(Host) Governor Jim Douglas vetoed the same sex marriage bill last night, setting the stage for override votes in the Senate and the House this morning.
While the Senate is expected to override the governor’s veto, the outcome in the House is less certain. But backers of the bill say they’re cautiously optimistic that they will also prevail in that chamber.
If this happens, Vermont will become the first state in the country to adopt same sex marriage through a legislative – and not a judicial – process.
VPR’s Bob Kinzel reports.
(Kinzel) Backers of the bill need 100 votes today in the House to override the governor’s veto. Middlebury College political science professor emeritus Eric Davis thinks there are several things have to happen for supporters to reach this total.
First, he says the 5 Republicans who voted for the bill last week need to support the override motion.
Davis thinks this will happen because, unlike other override votes in recent years, the Governor has made a conscious decision not to pressure the Republicans to support his veto:
(Davis) "These members are free to vote on the override the same way they did in the first vote on Thursday."
Davis says the second key group is the 11 Democrats who voted against the bill. Several from Chittenden County have indicated that they’ll support the override because they object to the way the governor has dealt with this issue.
But Davis says some Democrats from other parts of the state may not take this approach:
(Davis) "Franklin county is one of the most conservative parts of the state it’s where the Republicans concentrated on picking up House seats in the last election cycle several of these Franklin county Democrats who voted no are first term members and for constituency reasons they are almost certainly likely to remain in the no column and same for Democrats in Caledonia County and Rutland County who voted no on Thursday."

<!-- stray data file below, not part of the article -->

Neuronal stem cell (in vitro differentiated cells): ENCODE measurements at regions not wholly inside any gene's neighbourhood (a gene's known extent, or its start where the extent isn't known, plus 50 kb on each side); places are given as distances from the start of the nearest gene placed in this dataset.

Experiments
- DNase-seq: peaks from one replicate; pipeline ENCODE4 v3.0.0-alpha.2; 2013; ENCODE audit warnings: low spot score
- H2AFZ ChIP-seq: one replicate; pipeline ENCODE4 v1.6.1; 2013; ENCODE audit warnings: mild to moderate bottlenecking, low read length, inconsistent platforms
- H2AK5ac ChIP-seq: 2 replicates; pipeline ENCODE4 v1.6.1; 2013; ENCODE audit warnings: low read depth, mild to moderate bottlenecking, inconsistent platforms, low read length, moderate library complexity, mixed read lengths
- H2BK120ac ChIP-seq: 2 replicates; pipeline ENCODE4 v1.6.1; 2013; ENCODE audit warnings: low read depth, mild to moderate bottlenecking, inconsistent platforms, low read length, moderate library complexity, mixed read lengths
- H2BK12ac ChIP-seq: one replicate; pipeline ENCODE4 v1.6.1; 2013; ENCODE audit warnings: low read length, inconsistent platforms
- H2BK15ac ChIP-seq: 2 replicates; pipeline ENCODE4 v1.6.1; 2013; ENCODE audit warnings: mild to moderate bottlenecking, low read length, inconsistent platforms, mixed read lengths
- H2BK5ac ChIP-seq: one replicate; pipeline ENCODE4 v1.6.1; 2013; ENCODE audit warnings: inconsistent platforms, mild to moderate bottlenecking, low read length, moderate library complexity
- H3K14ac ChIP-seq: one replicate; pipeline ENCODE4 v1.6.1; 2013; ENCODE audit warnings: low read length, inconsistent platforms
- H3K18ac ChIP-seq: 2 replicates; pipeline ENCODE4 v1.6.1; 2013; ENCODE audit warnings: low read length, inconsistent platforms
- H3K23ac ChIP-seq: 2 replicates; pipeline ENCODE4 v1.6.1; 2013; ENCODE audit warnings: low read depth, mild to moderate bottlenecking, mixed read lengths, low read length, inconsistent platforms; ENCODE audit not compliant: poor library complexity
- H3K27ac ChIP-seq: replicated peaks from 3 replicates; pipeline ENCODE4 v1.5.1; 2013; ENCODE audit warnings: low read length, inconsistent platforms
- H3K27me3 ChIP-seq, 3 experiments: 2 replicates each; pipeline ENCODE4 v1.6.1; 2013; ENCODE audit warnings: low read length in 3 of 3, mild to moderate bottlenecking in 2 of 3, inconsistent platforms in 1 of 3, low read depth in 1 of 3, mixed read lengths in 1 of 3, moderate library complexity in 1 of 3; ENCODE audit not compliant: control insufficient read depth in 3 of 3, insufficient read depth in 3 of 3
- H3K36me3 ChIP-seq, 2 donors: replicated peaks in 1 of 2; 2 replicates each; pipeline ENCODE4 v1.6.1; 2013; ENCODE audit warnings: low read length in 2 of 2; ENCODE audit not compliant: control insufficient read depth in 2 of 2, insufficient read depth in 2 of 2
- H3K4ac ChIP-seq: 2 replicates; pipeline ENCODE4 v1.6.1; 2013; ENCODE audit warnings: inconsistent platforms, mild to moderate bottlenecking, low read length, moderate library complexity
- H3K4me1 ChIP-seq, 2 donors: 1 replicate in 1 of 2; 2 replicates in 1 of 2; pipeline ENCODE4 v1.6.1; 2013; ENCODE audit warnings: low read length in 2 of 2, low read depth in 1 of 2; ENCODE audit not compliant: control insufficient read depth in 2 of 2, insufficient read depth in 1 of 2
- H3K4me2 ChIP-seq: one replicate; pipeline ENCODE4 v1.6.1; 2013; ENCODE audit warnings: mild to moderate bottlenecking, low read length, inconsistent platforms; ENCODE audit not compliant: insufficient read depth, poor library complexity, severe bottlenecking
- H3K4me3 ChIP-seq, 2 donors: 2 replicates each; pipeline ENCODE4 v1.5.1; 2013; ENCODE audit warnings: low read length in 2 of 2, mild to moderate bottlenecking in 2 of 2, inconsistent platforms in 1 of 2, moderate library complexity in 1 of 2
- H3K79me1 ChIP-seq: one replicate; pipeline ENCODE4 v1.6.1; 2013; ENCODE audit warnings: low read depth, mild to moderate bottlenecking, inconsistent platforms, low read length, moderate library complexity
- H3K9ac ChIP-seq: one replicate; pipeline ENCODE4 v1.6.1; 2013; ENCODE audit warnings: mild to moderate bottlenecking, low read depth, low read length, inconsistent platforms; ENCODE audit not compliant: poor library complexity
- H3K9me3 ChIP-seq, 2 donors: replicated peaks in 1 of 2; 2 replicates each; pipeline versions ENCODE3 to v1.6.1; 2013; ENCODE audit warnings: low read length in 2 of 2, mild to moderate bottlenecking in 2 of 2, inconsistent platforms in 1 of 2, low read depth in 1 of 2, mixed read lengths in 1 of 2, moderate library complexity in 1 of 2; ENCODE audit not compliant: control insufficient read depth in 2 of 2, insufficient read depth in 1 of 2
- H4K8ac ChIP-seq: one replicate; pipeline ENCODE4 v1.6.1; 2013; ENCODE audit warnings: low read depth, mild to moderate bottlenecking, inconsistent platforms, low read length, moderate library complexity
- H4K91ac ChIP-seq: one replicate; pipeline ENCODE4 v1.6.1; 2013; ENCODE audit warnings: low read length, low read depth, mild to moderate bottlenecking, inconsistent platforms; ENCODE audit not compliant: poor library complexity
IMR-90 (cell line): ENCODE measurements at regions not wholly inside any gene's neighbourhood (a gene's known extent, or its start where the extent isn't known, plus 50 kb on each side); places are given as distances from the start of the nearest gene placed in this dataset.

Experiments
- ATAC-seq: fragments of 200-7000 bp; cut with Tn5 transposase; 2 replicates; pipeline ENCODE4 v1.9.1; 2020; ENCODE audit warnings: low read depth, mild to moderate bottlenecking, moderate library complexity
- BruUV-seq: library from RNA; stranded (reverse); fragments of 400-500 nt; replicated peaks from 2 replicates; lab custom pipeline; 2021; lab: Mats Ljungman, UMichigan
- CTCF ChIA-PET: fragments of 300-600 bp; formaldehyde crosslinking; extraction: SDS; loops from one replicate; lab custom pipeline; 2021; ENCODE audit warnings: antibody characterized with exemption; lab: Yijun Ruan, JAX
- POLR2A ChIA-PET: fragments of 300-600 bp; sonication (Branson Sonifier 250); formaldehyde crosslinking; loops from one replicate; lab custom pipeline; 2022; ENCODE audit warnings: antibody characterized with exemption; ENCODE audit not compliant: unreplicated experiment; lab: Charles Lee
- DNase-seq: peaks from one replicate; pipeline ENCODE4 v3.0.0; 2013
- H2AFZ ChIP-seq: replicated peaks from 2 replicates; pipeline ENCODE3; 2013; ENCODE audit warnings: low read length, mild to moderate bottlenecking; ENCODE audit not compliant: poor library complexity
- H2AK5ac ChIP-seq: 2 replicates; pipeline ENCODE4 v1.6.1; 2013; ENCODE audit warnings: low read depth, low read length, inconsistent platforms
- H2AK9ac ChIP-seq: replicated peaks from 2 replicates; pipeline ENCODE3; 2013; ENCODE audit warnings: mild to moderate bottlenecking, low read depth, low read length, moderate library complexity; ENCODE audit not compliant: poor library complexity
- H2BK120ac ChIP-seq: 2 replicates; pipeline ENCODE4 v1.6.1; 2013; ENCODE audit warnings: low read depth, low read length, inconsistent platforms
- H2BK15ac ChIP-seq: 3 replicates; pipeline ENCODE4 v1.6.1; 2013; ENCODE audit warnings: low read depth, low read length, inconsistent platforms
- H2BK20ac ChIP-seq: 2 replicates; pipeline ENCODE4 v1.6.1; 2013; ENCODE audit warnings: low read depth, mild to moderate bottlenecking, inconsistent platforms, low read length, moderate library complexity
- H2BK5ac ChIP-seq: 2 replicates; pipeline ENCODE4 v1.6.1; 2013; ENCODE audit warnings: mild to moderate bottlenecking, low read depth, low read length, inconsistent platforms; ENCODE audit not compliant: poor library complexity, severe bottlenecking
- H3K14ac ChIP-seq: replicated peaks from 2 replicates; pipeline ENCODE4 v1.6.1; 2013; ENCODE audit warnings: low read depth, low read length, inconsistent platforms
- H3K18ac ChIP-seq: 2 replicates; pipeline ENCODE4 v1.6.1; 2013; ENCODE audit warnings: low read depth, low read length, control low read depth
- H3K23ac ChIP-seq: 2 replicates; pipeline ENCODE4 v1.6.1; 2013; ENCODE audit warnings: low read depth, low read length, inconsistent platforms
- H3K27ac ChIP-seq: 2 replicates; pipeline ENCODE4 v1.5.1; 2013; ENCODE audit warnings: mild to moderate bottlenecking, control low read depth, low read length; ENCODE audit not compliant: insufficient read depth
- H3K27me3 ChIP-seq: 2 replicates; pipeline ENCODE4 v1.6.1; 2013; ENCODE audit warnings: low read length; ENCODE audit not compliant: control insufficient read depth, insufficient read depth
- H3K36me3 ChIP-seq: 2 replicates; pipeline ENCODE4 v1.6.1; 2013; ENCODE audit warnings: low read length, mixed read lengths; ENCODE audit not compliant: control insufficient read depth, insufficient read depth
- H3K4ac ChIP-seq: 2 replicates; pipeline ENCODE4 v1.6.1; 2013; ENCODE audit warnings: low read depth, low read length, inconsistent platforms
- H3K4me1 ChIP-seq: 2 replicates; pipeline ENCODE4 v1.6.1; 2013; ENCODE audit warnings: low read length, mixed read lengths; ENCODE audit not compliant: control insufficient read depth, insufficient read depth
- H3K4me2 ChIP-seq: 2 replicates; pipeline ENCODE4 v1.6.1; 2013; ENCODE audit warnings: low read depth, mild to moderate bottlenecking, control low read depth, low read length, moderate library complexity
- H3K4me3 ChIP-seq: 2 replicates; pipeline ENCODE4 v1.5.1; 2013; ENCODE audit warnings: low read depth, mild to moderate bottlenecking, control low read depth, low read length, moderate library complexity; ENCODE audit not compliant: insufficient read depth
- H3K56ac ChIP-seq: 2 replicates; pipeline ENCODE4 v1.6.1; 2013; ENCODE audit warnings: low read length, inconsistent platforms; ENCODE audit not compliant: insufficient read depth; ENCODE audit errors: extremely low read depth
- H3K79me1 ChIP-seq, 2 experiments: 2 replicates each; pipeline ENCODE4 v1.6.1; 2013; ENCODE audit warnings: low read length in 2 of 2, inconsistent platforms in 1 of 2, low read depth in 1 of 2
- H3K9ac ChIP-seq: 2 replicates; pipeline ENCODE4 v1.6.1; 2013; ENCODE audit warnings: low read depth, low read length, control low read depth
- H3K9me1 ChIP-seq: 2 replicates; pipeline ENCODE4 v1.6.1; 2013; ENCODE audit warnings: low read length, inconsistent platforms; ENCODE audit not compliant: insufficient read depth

UVM political science professor Garrison Nelson thinks the governor is taking a huge political risk with his veto.
That’s because Nelson says roughly 40 percent of the people who voted for Douglas in 2008 also voted for President Obama and Nelson says many of these voters may decide not to support Douglas in the future:
(Nelson) "And this time the passion is on the side of the pros people who are pro gay marriage and these are people not likely to forget and whether or not Douglas leans on the Republicans in the Legislature or doesn’t lean on them is immaterial the fact of the matter is he’s going to be associated with this veto and it’s going to be wrapped around his neck."
The Senate is set to consider the veto override at 9 this morning and the House is expected to begin its debate shortly after the Senate vote.
For VPR News I’m Bob Kinzel in Montpelier.